Preplanning Incidents at Shopping Malls

BY TOM HENKE

The response of the Albany (OR) Fire Department (AFD) to a small fire in the Santa Claus section of the Heritage Mall brought to light the need for preplanning a response to this location and establishing a collaborative relationship with mall management. Santa, his reindeer and elves, and mall employees and shoppers were not injured in the fire call. However, the incident brought the department’s attention to the fact that the mall was difficult to navigate for responders, fire department connection locations were not clearly labeled, and the stores had no visible addresses near the mall’s storefront entrance.

(1) A fire department connection outside the mall clearly marks the zone to which it is plumbed. (Photos by author.)
(2) “Anchor” stores are their own zone. They are signed with the store name instead of a number.

The fire department and Heritage Mall management—Gordon Dobberstein, mall manager; Dave Magdefrau, maintenance supervisor; Deputy Fire Marshal Bob Brooks; and Fire Lieutenant Jamie Smith—began the project of making the mall safer for customers and emergency responders and for increasing responder efficiency for future calls.

ADDRESSING CHALLENGES

The mall erected signs that identified the stores’ locations. The signs could be easily viewed by responders but did not interfere with aesthetics. The mall’s tenants had put a lot of time and research into their storefront presentation and did not want to change it. When you are walking through the mall, you do not notice the signs unless you are looking for them.

(3) Placing signs on fire department connections next to the hydrant expedites the delivery of water to the sprinkler system and the crews working inside.

The addresses of the mall’s tenants had to be kept up-to-date. The names of businesses in malls frequently change, or stores may move to other locations in the same mall. Even firefighters who often shop in the mall find it difficult to remember all the store locations. Often, when the fire department responds to a call, the firefighters enter through a main public access and then proceed to the storefront. The ever-changing business locations and names sometimes make response inefficient.

(4) The “B” in this sign indicates the section of the mall you are in. The “209” is the suite number, and the “-3” designates the suppression zone. The numbers are reflective and are in the lower right-hand corner for easy visibility and consistency.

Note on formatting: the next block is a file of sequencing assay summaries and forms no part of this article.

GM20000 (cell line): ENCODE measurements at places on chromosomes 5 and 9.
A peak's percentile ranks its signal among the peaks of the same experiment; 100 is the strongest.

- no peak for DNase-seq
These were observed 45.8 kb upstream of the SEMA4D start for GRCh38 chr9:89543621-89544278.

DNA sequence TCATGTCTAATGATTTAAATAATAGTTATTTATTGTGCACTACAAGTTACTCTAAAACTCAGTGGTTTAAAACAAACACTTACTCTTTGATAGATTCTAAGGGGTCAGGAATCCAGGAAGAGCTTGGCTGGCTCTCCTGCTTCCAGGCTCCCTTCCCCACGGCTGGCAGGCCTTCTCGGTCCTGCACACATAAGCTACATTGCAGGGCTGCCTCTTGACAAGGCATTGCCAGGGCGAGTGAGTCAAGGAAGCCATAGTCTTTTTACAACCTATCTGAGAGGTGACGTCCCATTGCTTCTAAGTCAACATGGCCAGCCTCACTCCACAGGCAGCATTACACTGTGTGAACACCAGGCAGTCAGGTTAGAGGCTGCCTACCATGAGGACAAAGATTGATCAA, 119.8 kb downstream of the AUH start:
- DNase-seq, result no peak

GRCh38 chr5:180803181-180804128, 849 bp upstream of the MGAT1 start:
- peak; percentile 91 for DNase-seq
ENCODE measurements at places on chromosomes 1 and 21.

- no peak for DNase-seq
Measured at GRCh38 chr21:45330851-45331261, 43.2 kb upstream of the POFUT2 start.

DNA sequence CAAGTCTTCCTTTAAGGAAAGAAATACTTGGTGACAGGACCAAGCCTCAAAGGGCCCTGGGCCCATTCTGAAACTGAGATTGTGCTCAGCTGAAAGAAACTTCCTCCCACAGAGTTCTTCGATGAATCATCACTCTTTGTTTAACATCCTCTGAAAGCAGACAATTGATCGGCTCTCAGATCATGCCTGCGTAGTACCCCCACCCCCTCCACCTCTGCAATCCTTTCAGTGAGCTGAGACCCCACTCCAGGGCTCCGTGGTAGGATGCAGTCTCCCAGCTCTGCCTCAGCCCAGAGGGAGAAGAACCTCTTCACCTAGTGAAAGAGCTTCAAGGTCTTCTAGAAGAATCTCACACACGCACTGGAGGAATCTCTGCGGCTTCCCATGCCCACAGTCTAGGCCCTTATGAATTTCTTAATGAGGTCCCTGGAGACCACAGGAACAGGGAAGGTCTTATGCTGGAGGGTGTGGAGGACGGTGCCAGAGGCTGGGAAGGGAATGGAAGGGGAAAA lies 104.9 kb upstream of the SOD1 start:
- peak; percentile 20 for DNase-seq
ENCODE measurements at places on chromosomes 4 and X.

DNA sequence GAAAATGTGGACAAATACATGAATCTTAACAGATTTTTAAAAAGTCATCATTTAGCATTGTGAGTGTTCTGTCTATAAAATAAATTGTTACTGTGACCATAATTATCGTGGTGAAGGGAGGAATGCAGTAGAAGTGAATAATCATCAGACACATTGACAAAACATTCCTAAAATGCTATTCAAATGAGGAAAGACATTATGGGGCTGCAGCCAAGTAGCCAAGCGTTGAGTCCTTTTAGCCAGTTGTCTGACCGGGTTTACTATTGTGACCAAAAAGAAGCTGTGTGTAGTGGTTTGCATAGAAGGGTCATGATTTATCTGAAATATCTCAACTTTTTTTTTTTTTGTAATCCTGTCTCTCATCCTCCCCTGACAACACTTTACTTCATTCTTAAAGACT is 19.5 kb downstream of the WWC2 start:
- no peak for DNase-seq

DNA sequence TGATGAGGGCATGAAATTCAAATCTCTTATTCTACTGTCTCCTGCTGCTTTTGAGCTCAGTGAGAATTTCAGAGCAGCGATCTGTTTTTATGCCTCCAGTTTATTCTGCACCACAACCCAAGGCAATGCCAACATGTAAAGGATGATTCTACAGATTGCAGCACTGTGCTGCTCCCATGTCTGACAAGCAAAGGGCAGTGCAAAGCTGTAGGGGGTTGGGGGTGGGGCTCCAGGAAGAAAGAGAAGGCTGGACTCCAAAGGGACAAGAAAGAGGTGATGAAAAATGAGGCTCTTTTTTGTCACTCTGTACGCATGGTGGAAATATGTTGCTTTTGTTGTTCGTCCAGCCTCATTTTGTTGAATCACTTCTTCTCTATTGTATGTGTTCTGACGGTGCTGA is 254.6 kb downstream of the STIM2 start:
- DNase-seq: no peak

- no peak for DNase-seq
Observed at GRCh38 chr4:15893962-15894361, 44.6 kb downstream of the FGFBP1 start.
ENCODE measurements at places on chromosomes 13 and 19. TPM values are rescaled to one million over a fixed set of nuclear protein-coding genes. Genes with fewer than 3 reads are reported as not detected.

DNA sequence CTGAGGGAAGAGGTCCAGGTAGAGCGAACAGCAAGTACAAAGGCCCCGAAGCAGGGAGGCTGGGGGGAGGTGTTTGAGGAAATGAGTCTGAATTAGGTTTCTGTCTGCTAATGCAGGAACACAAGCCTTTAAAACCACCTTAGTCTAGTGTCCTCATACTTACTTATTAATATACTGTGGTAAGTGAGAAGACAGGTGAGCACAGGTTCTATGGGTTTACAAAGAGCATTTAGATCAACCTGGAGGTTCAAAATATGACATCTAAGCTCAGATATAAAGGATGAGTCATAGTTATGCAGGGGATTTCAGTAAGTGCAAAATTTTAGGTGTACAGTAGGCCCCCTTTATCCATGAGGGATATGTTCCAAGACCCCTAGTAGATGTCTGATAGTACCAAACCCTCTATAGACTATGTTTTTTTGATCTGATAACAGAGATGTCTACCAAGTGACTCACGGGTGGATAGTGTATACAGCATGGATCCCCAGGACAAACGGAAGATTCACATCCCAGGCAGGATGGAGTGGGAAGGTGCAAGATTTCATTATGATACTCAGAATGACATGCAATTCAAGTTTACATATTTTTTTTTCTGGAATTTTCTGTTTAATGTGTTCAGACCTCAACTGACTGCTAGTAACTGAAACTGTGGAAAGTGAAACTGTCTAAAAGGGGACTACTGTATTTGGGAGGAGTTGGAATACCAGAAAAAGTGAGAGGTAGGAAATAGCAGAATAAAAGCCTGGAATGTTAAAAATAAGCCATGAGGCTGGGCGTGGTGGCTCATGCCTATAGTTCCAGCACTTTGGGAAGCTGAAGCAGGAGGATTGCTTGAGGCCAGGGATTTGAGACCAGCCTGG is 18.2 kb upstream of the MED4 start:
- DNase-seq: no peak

Now, each store is clearly signed in the lower right-hand corner of the mall entrance with a three-part address: (1) the building section, (2) the suite number, and (3) the sprinkler zone. The sign identifies the store’s location by a letter. The suite number and the sprinkler zone are displayed as numbers. If a store falls into two sprinkler zones, both zones are displayed. Now, even when there is low visibility, firefighters can clearly see the reflective address and notify the incident commander of where they are in the building and in which zones to pump for fire suppression.

(5) The letter “A” identifies the section of the mall you are in. The “-2/3” indicates that the occupancy is in two sprinkler zones. This information can be relayed to the firefighter on the outside so he will pump water to both zones.

The mall has also helped with training. The fire department uses empty mall stores for wide area search and other drills. These evolutions would be hard to simulate on the drill ground. This gives fire companies an opportunity to practice skills that could someday save a customer or fellow firefighter in a real-world environment.

(6) The address signs disappear into the background for most shoppers but are of great assistance in letting emergency responders know their location in the mall, especially in a low-visibility environment.

This collaborative effort has been a great success for the Heritage Mall and the AFD. Subsequent tours were given to fire companies so they could observe the new address signage. In a low-visibility environment in a large occupancy, it is difficult to direct resources or to find your way in and out without having an adequate address for the incident site.

(7) Standpipes inside the mall are also signed for easy identification.

TOM HENKE is a lieutenant in the Albany (OR) Fire Department, where he is in the Training Division.

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